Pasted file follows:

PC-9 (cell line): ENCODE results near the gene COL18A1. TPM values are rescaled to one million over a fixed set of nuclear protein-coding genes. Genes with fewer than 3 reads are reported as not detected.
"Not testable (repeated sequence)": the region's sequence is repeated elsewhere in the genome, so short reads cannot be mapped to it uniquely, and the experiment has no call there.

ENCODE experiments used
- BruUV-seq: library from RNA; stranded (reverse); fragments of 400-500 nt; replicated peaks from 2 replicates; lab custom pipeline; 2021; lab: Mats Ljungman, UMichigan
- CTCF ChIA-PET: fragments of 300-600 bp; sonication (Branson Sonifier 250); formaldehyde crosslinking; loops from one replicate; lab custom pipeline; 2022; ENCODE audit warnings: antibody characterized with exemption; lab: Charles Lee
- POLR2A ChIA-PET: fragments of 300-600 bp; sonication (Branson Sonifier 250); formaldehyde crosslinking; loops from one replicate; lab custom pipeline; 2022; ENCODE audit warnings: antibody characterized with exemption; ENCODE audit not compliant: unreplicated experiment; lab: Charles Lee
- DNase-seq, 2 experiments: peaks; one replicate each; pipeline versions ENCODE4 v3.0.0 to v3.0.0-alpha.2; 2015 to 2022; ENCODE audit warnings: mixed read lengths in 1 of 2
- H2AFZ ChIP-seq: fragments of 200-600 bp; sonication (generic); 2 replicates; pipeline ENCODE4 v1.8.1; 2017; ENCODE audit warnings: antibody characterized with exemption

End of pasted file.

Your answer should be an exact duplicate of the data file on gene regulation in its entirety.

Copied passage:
PC-9 (cell line): ENCODE results near the gene COL18A1. TPM values are rescaled to one million over a fixed set of nuclear protein-coding genes. Genes with fewer than 3 reads are reported as not detected.
"Not testable (repeated sequence)": the region's sequence is repeated elsewhere in the genome, so short reads cannot be mapped to it uniquely, and the experiment has no call there.

ENCODE experiments used
- BruUV-seq: library from RNA; stranded (reverse); fragments of 400-500 nt; replicated peaks from 2 replicates; lab custom pipeline; 2021; lab: Mats Ljungman, UMichigan
- CTCF ChIA-PET: fragments of 300-600 bp; sonication (Branson Sonifier 250); formaldehyde crosslinking; loops from one replicate; lab custom pipeline; 2022; ENCODE audit warnings: antibody characterized with exemption; lab: Charles Lee
- POLR2A ChIA-PET: fragments of 300-600 bp; sonication (Branson Sonifier 250); formaldehyde crosslinking; loops from one replicate; lab custom pipeline; 2022; ENCODE audit warnings: antibody characterized with exemption; ENCODE audit not compliant: unreplicated experiment; lab: Charles Lee
- DNase-seq, 2 experiments: peaks; one replicate each; pipeline versions ENCODE4 v3.0.0 to v3.0.0-alpha.2; 2015 to 2022; ENCODE audit warnings: mixed read lengths in 1 of 2
- H2AFZ ChIP-seq: fragments of 200-600 bp; sonication (generic); 2 replicates; pipeline ENCODE4 v1.8.1; 2017; ENCODE audit warnings: antibody characterized with exemption